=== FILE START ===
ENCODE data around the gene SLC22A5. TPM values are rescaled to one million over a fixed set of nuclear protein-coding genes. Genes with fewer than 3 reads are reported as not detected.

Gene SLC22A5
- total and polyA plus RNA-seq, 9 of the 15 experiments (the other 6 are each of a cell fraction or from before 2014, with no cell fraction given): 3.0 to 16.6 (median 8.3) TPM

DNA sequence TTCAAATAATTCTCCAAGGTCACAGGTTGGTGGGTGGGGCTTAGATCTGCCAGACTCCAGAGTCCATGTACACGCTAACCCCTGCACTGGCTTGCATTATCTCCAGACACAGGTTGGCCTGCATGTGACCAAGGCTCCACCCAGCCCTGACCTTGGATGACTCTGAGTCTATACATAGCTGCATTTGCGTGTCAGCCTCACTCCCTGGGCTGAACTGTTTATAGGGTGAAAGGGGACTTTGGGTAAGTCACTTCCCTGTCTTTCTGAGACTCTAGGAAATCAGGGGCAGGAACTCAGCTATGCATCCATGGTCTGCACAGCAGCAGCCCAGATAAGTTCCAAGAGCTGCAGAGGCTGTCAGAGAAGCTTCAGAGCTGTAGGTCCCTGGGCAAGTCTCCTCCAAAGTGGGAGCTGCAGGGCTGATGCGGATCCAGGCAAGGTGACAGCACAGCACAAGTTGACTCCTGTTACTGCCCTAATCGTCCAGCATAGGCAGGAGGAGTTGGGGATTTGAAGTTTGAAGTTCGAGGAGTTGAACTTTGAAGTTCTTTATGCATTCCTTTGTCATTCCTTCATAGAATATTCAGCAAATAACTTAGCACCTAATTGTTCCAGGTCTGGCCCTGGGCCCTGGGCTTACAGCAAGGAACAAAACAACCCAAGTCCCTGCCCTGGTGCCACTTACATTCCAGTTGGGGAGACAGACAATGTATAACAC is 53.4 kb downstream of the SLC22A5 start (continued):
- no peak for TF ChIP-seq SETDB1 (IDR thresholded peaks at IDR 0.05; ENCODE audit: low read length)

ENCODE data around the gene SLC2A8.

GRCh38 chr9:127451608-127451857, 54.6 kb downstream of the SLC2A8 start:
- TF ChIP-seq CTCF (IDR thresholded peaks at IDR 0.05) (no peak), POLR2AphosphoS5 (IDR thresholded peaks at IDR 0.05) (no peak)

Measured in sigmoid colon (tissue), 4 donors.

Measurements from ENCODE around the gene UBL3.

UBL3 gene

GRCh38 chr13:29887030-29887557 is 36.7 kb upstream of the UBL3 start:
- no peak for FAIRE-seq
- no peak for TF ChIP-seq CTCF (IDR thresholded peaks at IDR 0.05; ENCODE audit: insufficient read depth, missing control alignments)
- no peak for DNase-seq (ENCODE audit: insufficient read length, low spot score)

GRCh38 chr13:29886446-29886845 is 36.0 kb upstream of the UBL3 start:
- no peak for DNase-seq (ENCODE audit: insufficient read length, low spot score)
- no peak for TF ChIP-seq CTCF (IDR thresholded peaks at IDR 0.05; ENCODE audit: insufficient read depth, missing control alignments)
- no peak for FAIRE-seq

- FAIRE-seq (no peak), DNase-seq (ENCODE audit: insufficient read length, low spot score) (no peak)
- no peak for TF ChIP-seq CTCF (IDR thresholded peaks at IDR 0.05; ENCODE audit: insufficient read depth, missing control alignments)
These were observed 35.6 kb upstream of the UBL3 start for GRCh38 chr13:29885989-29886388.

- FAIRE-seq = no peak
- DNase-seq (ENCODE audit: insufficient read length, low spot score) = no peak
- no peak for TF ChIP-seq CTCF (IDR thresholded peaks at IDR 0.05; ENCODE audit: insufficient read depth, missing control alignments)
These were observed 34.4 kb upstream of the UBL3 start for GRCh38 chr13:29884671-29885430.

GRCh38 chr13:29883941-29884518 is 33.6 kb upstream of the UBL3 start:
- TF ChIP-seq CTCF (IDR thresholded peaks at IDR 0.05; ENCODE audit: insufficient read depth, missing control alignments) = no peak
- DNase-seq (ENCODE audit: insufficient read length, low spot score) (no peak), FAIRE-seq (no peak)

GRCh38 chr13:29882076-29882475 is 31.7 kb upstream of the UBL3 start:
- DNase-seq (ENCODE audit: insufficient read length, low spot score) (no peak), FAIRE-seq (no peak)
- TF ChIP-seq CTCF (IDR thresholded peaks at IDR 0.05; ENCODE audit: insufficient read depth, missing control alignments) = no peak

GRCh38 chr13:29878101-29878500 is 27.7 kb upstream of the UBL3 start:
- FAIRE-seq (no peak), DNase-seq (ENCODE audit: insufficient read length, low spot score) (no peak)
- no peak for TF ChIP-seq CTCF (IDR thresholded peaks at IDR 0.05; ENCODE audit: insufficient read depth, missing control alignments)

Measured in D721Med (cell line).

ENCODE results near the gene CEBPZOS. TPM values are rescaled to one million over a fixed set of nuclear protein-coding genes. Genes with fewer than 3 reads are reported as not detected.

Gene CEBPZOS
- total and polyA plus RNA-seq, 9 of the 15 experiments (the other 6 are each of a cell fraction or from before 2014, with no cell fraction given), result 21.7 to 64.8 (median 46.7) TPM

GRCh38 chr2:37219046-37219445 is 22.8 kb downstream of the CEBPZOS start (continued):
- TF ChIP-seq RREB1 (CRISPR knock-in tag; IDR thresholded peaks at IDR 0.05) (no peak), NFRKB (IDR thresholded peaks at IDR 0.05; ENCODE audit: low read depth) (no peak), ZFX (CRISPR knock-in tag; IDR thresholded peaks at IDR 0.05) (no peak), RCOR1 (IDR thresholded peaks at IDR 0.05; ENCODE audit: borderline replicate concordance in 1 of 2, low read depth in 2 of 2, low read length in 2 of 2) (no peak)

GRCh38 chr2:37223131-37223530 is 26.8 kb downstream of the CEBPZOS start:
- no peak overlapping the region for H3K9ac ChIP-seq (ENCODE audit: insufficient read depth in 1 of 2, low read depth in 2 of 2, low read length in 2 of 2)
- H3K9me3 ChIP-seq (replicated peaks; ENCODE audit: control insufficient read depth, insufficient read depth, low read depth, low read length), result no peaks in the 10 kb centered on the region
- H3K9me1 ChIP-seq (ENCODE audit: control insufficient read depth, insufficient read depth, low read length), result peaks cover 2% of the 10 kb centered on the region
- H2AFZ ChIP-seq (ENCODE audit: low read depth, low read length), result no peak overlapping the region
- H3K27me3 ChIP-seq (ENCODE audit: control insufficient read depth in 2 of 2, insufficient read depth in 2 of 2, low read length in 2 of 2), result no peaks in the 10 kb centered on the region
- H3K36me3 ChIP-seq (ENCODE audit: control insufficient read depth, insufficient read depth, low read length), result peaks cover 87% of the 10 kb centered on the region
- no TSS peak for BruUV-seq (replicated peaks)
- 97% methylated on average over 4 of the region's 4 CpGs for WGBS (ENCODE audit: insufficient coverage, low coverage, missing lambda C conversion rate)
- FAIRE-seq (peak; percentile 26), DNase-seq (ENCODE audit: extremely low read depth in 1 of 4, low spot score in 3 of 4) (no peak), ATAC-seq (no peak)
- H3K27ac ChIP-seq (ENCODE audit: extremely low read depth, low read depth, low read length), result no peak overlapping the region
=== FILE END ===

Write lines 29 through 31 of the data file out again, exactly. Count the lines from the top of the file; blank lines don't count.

- DNase-seq (ENCODE audit: insufficient read length, low spot score) (no peak), FAIRE-seq (no peak)

GRCh38 chr13:29882076-29882475 is 31.7 kb upstream of the UBL3 start:
- DNase-seq (ENCODE audit: insufficient read length, low spot score) (no peak), FAIRE-seq (no peak)